1) In the longer-term (5 – 10 years), evidence from schools that have introduced a maths teaching for mastery pedagogy to develop deep mathematical learning suggests that this approach has the potential to solve the problems that held back my re-sit students, and thousands like them. The two features of the students that I noted from the first lesson, that they disliked and feared maths and that they had no confidence with basic, fundamental mathematical facts and ideas, can both be addressed through maths teaching for mastery, starting at primary school and continuing throughout their maths education, giving them the firm foundations and confidence they need to learn maths successfully. This ‘Essence of Maths Teaching for Mastery’ document summarises the approach. Please see our teaching for mastery pages for more detail of the work of the NCETM and the Maths Hubs on maths teaching for mastery.

2) Re-sitting the same GCSE they failed at the end of Key Stage 4 does not meet the needs of students post-16. They need a different qualification that focuses on their need to develop real fluency with the maths they will need for work and life. I have written about this in a previous blog post and my experience of teaching GCSE resit students this year has reinforced that view. Recommendation 5 of MEI’s recently published position paper on the new mathematics GCSEs suggests how this might be done in relation to the new GCSE maths:*‘The needs of students re-sitting GCSE Mathematics can be met with a different post-16 qualification, focused on those aspects of the GCSE Mathematics curriculum that are needed for everyday life and future study and/or employment in fields that do not require advanced level mathematics. This qualification must have equivalent status with employers and universities as a level 2 pass in GCSE Mathematics taken at the end of Key stage 4. The best way to achieve this would be to develop a ‘mature’ version of GCSE Mathematics. The limited content of such a GCSE could be recognised by limiting the maximum grade to that equivalent to a level 2 pass in the Key Stage 4 GCSE Mathematics.’*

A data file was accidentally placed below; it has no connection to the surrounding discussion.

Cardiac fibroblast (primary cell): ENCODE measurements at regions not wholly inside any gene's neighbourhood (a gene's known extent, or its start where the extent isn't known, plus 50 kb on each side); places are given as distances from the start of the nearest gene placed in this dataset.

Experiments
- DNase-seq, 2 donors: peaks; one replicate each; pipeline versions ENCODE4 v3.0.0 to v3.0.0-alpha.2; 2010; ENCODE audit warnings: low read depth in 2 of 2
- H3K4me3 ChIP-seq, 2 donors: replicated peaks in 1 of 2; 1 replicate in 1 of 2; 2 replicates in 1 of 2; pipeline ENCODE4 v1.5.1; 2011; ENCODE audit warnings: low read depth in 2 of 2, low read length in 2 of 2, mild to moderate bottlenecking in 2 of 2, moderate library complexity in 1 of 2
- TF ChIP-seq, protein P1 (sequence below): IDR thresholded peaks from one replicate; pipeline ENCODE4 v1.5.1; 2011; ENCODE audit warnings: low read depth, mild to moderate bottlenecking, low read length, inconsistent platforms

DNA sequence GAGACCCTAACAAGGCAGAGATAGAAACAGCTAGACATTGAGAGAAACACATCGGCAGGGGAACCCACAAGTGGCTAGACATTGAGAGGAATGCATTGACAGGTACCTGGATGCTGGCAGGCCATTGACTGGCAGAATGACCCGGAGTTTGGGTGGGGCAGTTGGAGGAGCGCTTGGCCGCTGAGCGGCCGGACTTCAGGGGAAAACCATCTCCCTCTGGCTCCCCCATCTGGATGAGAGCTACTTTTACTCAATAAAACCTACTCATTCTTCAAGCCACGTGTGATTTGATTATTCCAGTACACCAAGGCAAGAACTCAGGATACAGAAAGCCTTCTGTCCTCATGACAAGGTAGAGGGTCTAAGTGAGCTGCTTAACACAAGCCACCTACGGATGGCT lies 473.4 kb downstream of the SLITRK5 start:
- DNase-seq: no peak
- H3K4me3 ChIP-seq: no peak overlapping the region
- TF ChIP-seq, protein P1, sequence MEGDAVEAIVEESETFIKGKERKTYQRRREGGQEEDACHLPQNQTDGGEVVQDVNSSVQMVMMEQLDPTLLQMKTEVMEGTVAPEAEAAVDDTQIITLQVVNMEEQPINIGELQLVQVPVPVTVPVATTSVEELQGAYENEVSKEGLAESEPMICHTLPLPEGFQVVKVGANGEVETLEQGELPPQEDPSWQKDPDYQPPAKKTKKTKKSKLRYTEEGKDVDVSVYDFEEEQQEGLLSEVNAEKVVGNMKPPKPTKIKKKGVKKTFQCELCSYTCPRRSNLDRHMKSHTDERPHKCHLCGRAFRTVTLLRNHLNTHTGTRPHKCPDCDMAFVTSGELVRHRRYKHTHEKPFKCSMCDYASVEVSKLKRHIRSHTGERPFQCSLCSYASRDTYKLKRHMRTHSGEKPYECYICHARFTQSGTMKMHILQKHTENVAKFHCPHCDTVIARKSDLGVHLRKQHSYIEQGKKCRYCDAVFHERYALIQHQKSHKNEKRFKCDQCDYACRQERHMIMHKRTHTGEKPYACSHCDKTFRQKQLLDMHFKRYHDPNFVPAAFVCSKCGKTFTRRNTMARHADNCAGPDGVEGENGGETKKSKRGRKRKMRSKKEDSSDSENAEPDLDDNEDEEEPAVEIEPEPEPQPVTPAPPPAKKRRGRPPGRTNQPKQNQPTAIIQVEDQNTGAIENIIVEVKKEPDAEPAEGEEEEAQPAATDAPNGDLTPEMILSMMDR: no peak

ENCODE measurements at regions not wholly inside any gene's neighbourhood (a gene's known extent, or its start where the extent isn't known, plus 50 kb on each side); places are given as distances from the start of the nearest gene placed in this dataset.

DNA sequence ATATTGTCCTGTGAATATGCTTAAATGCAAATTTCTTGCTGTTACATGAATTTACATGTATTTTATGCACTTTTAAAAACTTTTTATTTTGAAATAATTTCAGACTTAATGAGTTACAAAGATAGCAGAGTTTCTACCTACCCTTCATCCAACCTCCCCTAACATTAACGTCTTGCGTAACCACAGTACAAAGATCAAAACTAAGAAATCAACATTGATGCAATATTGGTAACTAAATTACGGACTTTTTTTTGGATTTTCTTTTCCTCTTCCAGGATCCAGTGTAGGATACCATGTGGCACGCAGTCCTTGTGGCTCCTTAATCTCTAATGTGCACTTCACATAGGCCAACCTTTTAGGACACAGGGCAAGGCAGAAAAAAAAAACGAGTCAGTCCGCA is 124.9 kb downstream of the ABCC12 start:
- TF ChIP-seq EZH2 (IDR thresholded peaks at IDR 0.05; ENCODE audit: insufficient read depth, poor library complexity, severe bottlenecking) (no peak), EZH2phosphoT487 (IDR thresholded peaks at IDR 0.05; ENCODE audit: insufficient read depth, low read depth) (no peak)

It’s vital for many thousands of our young people that we get post-16 GCSE Maths re-sit right. I fear that our current practice of forcing any student with a grade D to re-sit a GCSE designed for the end Key Stage 4 does not meet their mathematical needs and is reinforcing negative views towards maths. The students, and maths, deserve better.

**References**

^{i} Deep Progress in Mathematics, Anne Watson, Els De Geest, Stephanie Prestage, 2003, ISBN 0 903535 68 8^{ii} Collaborative Learning in Mathematics, Malcolm Swan, 2006, ISBN 1 86201 311 X